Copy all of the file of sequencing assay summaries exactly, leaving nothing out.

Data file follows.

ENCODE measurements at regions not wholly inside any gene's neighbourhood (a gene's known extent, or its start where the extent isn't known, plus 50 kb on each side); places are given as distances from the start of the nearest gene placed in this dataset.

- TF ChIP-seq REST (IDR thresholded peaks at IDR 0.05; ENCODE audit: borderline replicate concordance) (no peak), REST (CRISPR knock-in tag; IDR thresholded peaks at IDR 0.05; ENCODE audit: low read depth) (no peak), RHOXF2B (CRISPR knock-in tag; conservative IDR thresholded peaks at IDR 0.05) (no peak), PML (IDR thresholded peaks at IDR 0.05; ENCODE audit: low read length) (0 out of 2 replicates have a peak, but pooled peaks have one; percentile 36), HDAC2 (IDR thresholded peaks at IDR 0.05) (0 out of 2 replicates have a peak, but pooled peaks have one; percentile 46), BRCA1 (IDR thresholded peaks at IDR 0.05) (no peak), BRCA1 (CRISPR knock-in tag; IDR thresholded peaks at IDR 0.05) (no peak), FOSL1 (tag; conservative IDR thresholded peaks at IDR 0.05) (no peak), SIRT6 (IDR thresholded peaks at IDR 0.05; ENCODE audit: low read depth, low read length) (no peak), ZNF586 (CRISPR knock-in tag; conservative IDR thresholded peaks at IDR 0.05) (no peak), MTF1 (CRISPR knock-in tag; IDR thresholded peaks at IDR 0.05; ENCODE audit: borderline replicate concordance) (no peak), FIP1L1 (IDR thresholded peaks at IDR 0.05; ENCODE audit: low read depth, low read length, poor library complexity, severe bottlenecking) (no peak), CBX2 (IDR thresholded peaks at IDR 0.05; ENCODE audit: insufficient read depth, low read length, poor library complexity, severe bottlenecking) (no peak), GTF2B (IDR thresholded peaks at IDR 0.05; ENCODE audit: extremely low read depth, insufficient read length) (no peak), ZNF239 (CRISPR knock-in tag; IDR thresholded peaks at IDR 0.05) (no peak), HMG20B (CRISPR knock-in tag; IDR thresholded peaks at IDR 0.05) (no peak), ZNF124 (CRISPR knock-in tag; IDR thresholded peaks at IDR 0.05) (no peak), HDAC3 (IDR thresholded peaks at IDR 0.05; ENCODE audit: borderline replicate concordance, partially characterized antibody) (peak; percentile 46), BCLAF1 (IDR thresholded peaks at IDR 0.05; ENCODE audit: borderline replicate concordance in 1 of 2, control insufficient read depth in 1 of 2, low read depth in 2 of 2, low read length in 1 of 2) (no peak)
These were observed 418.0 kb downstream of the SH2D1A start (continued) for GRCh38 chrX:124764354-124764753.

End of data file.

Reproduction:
ENCODE measurements at regions not wholly inside any gene's neighbourhood (a gene's known extent, or its start where the extent isn't known, plus 50 kb on each side); places are given as distances from the start of the nearest gene placed in this dataset.

- TF ChIP-seq REST (IDR thresholded peaks at IDR 0.05; ENCODE audit: borderline replicate concordance) (no peak), REST (CRISPR knock-in tag; IDR thresholded peaks at IDR 0.05; ENCODE audit: low read depth) (no peak), RHOXF2B (CRISPR knock-in tag; conservative IDR thresholded peaks at IDR 0.05) (no peak), PML (IDR thresholded peaks at IDR 0.05; ENCODE audit: low read length) (0 out of 2 replicates have a peak, but pooled peaks have one; percentile 36), HDAC2 (IDR thresholded peaks at IDR 0.05) (0 out of 2 replicates have a peak, but pooled peaks have one; percentile 46), BRCA1 (IDR thresholded peaks at IDR 0.05) (no peak), BRCA1 (CRISPR knock-in tag; IDR thresholded peaks at IDR 0.05) (no peak), FOSL1 (tag; conservative IDR thresholded peaks at IDR 0.05) (no peak), SIRT6 (IDR thresholded peaks at IDR 0.05; ENCODE audit: low read depth, low read length) (no peak), ZNF586 (CRISPR knock-in tag; conservative IDR thresholded peaks at IDR 0.05) (no peak), MTF1 (CRISPR knock-in tag; IDR thresholded peaks at IDR 0.05; ENCODE audit: borderline replicate concordance) (no peak), FIP1L1 (IDR thresholded peaks at IDR 0.05; ENCODE audit: low read depth, low read length, poor library complexity, severe bottlenecking) (no peak), CBX2 (IDR thresholded peaks at IDR 0.05; ENCODE audit: insufficient read depth, low read length, poor library complexity, severe bottlenecking) (no peak), GTF2B (IDR thresholded peaks at IDR 0.05; ENCODE audit: extremely low read depth, insufficient read length) (no peak), ZNF239 (CRISPR knock-in tag; IDR thresholded peaks at IDR 0.05) (no peak), HMG20B (CRISPR knock-in tag; IDR thresholded peaks at IDR 0.05) (no peak), ZNF124 (CRISPR knock-in tag; IDR thresholded peaks at IDR 0.05) (no peak), HDAC3 (IDR thresholded peaks at IDR 0.05; ENCODE audit: borderline replicate concordance, partially characterized antibody) (peak; percentile 46), BCLAF1 (IDR thresholded peaks at IDR 0.05; ENCODE audit: borderline replicate concordance in 1 of 2, control insufficient read depth in 1 of 2, low read depth in 2 of 2, low read length in 1 of 2) (no peak)
These were observed 418.0 kb downstream of the SH2D1A start (continued) for GRCh38 chrX:124764354-124764753.